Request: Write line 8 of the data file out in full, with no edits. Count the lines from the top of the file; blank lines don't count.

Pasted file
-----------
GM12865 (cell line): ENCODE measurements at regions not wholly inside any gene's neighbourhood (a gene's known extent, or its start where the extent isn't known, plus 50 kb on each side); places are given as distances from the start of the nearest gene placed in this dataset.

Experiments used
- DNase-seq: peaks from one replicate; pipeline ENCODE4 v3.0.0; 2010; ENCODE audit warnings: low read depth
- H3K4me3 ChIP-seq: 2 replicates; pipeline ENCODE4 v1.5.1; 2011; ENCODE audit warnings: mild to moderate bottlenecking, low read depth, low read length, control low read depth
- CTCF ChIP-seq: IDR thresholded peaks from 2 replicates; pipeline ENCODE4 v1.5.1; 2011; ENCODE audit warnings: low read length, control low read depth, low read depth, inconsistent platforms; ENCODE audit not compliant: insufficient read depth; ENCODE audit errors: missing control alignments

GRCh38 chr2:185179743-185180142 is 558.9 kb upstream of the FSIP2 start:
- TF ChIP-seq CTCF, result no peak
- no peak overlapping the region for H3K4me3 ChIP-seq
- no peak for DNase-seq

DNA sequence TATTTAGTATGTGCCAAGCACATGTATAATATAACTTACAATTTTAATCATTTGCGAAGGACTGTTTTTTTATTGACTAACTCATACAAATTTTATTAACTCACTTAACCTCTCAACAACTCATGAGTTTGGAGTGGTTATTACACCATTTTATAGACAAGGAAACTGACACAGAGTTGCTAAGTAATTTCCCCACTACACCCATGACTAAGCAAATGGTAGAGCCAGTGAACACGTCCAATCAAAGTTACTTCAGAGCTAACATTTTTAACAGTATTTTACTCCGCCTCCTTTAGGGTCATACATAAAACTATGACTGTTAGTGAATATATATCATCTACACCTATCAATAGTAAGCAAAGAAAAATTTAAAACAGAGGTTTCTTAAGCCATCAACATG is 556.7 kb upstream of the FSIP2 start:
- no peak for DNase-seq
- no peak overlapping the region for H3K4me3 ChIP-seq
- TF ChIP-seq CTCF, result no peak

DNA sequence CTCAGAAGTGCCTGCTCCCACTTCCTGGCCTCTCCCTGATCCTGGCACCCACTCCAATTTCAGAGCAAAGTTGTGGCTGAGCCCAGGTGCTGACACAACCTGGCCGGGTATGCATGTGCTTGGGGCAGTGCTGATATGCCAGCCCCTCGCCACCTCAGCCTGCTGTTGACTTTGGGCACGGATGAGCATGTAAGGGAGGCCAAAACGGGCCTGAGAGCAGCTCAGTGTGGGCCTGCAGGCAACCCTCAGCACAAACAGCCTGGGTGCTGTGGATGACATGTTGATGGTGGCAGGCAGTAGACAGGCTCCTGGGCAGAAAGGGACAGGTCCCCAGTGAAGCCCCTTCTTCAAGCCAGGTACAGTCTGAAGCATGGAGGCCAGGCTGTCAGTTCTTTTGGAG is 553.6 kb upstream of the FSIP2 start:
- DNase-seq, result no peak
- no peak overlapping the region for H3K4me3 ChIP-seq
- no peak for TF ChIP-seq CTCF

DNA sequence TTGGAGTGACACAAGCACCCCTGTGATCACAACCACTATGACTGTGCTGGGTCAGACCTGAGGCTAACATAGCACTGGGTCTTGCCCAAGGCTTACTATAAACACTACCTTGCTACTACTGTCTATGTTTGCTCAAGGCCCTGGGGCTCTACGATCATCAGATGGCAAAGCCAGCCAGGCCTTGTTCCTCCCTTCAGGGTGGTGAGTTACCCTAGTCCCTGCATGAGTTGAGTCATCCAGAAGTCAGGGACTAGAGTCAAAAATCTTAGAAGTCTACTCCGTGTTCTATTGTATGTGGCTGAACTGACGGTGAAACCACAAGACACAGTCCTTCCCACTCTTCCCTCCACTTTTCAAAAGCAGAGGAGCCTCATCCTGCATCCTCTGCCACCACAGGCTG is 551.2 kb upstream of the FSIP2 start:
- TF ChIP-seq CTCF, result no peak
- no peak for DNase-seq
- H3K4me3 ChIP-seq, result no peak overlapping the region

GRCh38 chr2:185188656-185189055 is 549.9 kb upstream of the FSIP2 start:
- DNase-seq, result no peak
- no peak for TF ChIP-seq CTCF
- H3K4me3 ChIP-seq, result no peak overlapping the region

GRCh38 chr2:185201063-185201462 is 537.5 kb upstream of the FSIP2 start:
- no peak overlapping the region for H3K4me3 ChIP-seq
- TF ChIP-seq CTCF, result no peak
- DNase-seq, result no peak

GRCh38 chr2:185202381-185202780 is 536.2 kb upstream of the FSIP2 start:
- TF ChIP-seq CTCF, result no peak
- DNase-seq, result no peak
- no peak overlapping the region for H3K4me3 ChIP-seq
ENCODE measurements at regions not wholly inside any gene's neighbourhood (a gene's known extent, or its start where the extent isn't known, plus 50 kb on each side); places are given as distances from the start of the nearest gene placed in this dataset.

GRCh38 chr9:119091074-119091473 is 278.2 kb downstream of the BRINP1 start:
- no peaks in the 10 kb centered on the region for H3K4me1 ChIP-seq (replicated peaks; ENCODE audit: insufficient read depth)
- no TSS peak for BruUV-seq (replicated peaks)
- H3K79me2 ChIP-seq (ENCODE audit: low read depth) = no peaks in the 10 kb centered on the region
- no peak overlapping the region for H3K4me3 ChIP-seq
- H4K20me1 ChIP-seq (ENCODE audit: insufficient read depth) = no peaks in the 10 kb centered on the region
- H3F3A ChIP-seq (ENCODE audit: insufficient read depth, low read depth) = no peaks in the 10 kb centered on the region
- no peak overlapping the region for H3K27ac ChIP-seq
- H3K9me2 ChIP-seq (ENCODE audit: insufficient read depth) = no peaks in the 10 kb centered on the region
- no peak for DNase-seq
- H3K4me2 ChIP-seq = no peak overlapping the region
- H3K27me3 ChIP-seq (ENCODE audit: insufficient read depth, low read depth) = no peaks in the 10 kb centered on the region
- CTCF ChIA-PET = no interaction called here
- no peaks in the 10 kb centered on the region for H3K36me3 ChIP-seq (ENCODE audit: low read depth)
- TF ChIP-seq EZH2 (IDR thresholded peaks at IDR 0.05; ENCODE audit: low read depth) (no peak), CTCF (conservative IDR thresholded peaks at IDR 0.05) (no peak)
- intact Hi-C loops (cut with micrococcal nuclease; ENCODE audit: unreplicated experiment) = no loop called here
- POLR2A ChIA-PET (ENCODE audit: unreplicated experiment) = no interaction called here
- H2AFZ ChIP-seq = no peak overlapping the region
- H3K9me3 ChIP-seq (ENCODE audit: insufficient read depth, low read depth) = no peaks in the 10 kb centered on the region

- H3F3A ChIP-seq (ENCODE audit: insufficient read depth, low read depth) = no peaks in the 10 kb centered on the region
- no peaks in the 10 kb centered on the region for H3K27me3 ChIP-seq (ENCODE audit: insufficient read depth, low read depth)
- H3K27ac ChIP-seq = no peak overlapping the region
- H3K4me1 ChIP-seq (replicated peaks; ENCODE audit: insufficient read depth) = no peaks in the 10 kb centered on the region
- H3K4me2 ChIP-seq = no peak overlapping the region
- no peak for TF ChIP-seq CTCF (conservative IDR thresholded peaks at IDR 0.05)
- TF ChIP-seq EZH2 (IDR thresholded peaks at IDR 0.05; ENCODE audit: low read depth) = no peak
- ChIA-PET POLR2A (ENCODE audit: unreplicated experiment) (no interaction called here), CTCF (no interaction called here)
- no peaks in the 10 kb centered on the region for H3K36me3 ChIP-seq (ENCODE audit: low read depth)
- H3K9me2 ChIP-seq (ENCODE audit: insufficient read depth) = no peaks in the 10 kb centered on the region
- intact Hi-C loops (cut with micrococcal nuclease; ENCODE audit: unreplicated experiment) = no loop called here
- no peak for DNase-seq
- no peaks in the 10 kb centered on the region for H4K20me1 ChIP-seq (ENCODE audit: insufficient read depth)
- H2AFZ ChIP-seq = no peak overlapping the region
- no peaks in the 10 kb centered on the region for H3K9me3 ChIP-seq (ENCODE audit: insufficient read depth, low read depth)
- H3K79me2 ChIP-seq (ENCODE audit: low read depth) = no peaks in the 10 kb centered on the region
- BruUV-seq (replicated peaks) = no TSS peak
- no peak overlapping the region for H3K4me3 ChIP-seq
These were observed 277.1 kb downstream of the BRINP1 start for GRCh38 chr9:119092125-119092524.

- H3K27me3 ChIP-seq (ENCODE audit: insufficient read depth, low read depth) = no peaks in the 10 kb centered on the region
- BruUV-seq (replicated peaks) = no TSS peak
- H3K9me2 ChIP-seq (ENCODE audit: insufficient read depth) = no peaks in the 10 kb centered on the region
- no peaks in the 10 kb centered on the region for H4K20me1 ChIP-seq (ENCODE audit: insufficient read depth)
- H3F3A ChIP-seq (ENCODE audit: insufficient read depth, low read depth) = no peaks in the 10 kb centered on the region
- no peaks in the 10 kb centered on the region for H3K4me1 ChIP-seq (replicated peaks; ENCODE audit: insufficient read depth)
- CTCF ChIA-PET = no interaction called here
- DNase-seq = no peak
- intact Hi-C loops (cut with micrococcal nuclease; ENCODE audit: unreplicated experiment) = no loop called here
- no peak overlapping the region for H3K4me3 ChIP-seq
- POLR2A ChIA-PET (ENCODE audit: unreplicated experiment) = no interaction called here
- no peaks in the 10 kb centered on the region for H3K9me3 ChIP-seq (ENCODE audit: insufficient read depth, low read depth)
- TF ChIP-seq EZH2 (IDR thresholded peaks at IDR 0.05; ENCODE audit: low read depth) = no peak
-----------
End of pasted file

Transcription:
- no peak overlapping the region for H3K4me3 ChIP-seq